Plastic cards have been around now for decades. They represented a major shift in the way people and businesses made payments and managed their money. But in this digital era, a new solution has come about that does away with physical cards.
We’re of course referring to virtual cards.
This latest innovation to the traditional payment card has many inherent benefits that make them the ideal choice for many. And that includes businesses.
But what does that mean for the humble plastic payment card? Before we can answer this question, there is another fundamental one we need to answer:
What’s the difference between a physical card and a virtual card?
For the purposes of today's topic, we'll be simplifying things by splitting payment cards into two broad categories: physical (plastic) and virtual (digital).
Let’s make sure we’re on the same page first:
A plastic or physical card is a traditional, physical payment card. It's the sort of thing you keep in your wallet or purse and pull out when you make a payment.
See our corporate cards as an example (pictured).
Physical payment cards come with an embedded chip, known as a EMV chip, that can be read for increased payment security. RFID and NFC are also included in modern cards for the purposes of contactless payments.
A digital or virtual card is a digital version of a payment card. It only exists on the particular device or software that was used to create it – a digital wallet.
Virtual card payments are either handled through contactless technology (in-store) or via online payment processors. They can quickly be generated and used at a moments notice.
Similarities between physical cards and virtual cards
Fundamentally, these two card types are very similar.
In both cases, you have all the details you need to make card payments, including a 16-digit card number, expiration date and CVC code. Payments are processed through the same systems and in each case are linked to a pre-existing credit card account.
The fact of the matter is that both varieties of corporate card offer a central payment option that combines transparency, reporting options and standardized processes with the flexibility of being able to pay on the go without having to pay in advance.
The only tangible aspects being lost are the physical parts – the card itself and the chip/data it contains.
But the digital nature means that virtual cards have innate capabilities that we don’t usually see with physical cards.
Benefits of virtual cards
As the newer of the two, it’s fair to assume that virtual cards offer some extra features and functionality. We can touch on a few of those now.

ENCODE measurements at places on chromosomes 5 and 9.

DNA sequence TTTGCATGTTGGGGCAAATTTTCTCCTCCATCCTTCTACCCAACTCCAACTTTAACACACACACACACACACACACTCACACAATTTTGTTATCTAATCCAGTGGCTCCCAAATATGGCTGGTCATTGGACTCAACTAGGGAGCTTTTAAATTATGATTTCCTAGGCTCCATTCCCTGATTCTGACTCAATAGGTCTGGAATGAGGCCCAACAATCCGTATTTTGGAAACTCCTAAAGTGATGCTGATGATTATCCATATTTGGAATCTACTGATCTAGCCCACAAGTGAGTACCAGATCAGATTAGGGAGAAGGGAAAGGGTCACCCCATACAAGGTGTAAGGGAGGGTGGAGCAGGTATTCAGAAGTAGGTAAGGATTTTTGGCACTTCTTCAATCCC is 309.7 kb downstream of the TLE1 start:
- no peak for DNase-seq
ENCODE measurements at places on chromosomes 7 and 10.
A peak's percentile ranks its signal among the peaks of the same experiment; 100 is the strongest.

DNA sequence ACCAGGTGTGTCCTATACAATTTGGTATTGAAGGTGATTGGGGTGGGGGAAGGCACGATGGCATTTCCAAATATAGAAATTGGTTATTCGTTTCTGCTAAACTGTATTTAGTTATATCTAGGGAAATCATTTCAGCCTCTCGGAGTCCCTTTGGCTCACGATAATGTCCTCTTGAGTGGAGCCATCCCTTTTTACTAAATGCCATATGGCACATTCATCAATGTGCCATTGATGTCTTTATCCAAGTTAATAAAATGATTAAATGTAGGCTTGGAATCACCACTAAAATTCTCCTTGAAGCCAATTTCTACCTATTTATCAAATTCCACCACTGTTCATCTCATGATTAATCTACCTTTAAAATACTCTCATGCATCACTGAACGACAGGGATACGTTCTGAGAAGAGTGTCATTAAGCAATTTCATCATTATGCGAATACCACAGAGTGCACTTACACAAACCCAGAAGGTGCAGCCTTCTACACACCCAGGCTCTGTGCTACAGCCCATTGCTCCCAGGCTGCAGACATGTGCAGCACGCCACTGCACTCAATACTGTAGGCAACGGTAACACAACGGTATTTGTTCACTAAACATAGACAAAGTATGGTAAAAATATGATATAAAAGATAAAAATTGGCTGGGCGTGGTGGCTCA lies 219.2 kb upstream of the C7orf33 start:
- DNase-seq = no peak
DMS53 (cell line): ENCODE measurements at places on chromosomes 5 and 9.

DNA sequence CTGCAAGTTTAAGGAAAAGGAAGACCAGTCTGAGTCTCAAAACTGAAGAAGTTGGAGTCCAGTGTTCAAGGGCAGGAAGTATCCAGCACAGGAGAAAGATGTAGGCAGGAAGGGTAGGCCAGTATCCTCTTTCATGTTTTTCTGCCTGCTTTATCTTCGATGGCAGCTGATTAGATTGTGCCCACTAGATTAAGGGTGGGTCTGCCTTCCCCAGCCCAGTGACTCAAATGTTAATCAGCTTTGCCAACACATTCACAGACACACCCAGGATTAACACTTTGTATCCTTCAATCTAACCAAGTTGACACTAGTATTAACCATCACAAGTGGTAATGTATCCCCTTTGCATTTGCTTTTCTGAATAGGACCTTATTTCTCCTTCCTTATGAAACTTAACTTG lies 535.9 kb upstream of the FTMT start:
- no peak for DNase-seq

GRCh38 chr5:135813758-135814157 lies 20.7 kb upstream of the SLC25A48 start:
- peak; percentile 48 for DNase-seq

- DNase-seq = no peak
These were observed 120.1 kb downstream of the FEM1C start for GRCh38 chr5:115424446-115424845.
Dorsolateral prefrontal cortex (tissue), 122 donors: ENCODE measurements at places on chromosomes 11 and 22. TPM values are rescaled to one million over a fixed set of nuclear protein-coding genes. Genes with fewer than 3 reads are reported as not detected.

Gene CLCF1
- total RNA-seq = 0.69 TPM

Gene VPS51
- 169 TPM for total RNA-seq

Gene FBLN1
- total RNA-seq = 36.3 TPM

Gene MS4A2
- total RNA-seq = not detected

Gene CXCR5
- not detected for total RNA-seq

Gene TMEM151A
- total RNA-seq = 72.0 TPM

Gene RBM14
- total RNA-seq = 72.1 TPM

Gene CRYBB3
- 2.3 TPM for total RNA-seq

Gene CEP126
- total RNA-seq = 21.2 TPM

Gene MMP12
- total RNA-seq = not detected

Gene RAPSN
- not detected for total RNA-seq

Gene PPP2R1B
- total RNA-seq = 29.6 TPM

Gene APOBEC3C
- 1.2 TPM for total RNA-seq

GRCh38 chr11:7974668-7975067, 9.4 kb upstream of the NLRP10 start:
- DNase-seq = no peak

Virtual cards are well-integrated into digital systems, making them ideal for paying through online channels.
Online platforms are built around the use of digital payment methods. It’s not only quicker and easier, but much more convenient. There’s a reason why the uptake of digital wallets is so high – they’re the perfect devices for authenticating payments too.
Better management and tracking
Going hand-in-hand with its close integration into digital platforms, users of virtual cards can also enjoy more thorough tracking and management of their transactions.
Whether through an app or a portal, card users will often have a direct interface that can show all sorts of useful and insightful data. After all, there are less steps and ‘middlemen’ between the transaction taking place and the interface you are using, so it makes sense that it’s able to capture and retain more data with every purchase.
You can’t exactly lose what you don’t have, right? Virtual cards are actually very secure in a number of different ways.
The biggest security feature is that they can be customized, generated and deleted at a moment’s notice. It’s possible to generate a new card to use one time for a specific purchase. Any attempt to use or charge the card beyond this transaction would not work. That’s a benefit that’s hard to beat, especially as payment fraud is a continuing concern for businesses.
There’s one more thing worth noting:
In the past, virtual cards were strictly used for online payments. Now, thanks to growing acceptance of mobile payments and the adoption necessary facilities, virtual cards can now be used to pay in-store too.
That seems all well and good, right? Except…
Plastic cards are here to stay
Despite the surge in virtual card adoption by businesses – with a CAGR of 30% expected between 2021 and 2024 – businesses are still swearing by their physical card for their B2B purchases.  Why is that?
In short, physical cards have one major advantage over virtual cards – and it’s a big one for businesses: reliability.